October Board Meeting


Murray, NEB.- On Tuesday, Oct. 11, the Conestoga Public Schools Board of Education held their monthly meeting. They heard from several speakers who came to talk on a variety of topics and had a few action items to approve. Board members Allison Welch, Tracey Priefert, Candace Kelly, Jason Nolting and Jeremy Stone were in attendance. Jayden S, the student board member was also there for his first meeting on the board. David Duzik was absent.

In accordance with new policy, President Allison Welch opened the meeting with the opportunity for members of the community to make statements to the board, however there were no speakers. They then moved onto the speakers on the agenda.

First, Jay Spearman, the bondsman for Conestoga, spoke to the board about lease purchasing. The current heating, ventilation, and air conditioning (HVAC) system at the Jr/Sr high school is outdated and in need of replacement. The board has made multiple failed efforts to take the necessary steps through a bond which saw mixed responses due to some parts of the proposed project and the cost of such an undertaking. This is forcing them to look for other ways to pay for the $4.5 million replacement, one of which, as Spearman spoke about, is lease purchasing. Through lease purchasing, a buyer, or multiple buyers, would front the money, and the school would pay it back over the course of a seven year lease.

Next, the Jr/Sr High School’s nurse, Tracy Anderson came to speak about the proposed naloxone (brand name: NARCAN) policy. NARCAN is a drug intended to counteract the effects of an opioid overdose by attaching to opioid receptors and reversing and blocking the effects of opioids in emergency situations. Anderson made reference to what some have called an “opioid crisis” in our communities and nation. She cited statistics showing an increase in opioid deaths nationwide and in our state among young people. She also mentioned that one drug, fentanyl, is increasingly being used to lace substances such as vapes, which means that it could be taken involuntarily or accidentally.

Under the policy, NARCAN would be kept on hand and certain individuals, including health staff and secretaries, would be trained on its administration along with their other health administration training, which would be conducted by Anderson. She stated that other schools have adopted similar policies and that there have been recommendations from health officials that schools take such measures. Upon being asked by board member by Tracey Prifert, she also clarified that the symptoms of an opioid overdose are fairly specific and would usually require the subject to be unresponsive, but that in the event of NARCAN being given to someone suffering from a different condition, it would pose minimal risk with minor side effects and is therefore safe. NARCAN would be provided to the school for free. Members of the community may also pick up NARCAN at participating pharmacies for no charge without a prescription.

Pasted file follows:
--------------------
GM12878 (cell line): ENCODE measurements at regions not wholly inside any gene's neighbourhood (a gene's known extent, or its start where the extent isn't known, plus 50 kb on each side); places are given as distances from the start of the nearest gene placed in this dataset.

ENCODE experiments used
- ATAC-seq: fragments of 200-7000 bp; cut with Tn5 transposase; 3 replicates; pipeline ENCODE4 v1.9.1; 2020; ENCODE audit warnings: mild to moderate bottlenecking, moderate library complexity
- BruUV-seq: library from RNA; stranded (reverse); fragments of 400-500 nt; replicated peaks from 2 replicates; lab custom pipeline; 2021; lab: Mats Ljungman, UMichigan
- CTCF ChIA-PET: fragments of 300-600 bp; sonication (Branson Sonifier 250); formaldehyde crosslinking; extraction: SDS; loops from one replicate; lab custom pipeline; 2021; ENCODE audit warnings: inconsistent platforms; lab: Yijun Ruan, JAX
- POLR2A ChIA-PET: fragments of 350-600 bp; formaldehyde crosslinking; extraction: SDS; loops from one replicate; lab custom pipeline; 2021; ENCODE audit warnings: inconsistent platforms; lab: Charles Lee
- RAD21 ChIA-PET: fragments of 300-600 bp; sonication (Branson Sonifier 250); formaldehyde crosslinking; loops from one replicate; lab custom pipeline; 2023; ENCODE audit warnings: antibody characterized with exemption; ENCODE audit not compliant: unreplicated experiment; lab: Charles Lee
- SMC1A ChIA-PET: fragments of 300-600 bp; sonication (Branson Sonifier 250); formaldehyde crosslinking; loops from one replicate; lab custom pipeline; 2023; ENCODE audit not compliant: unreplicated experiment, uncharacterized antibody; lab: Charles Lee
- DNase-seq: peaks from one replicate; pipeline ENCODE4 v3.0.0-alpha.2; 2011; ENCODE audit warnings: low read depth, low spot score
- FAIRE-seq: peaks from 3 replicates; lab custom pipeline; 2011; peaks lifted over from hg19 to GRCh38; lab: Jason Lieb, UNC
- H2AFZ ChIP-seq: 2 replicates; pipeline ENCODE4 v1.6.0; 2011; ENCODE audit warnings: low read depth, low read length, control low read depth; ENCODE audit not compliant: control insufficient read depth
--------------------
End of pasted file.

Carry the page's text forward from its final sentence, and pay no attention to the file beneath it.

Finally, Allison Dworak, who teaches media and journalism at Conestoga came to talk about the school’s social media. She suggested use of a platform that would allow students to make posts to the school’s Twitter accounts while still having moderation over content creation. She said that this would allow for better streamlining and also give an opportunity for participation from her students involved in journalism.

This graphic shows an RCUT intersection like the one that will be built at at the end of highway 1 where it meets highway 75. Traffic will be forced to make a right turn and then make a u-turn using the designated turning lane in order to go into Beaver Lake or travel north on highway 75. (NDOT)

Tracey Priefert then gave a building project committee report followed by reports from administrators. Superintendent Mike Apple in his report mentioned the meeting which will take place on Oct. 11 at Murray Christian Church regarding the intersection of Highway 1 and Highway 75 and the planned restricted crossing u-turn (RCUT) intersection.

They then discussed the addition and replacement of existing phones at both schools. Sean Trampe, the technologies director presented the proposal options and administrators answered the board’s questions relating to the use and need for phones. The phones allow for teachers to conduct professional business like calling parents on a work phone. They also allow for interclassroom communication or communication with the office of nurse without disrupting other classes. When the radio system is used, this lets everyone in the school know what is being said which disrupts learning. Additionally, Eric Dennis, the elementary school principal described it as “wrong” when private situations are broadcast to the school. In the long term, replacement of the outdated phone systems is expected to result in lower costs.

The board approved three action items by a unanimous vote. Those items were the approval of the replacement and addition of phones at both schools up to $35,000, the approval of the NARCAN policy, and the approval of the emergency plan. With no other business to attend to, the meeting adjourned.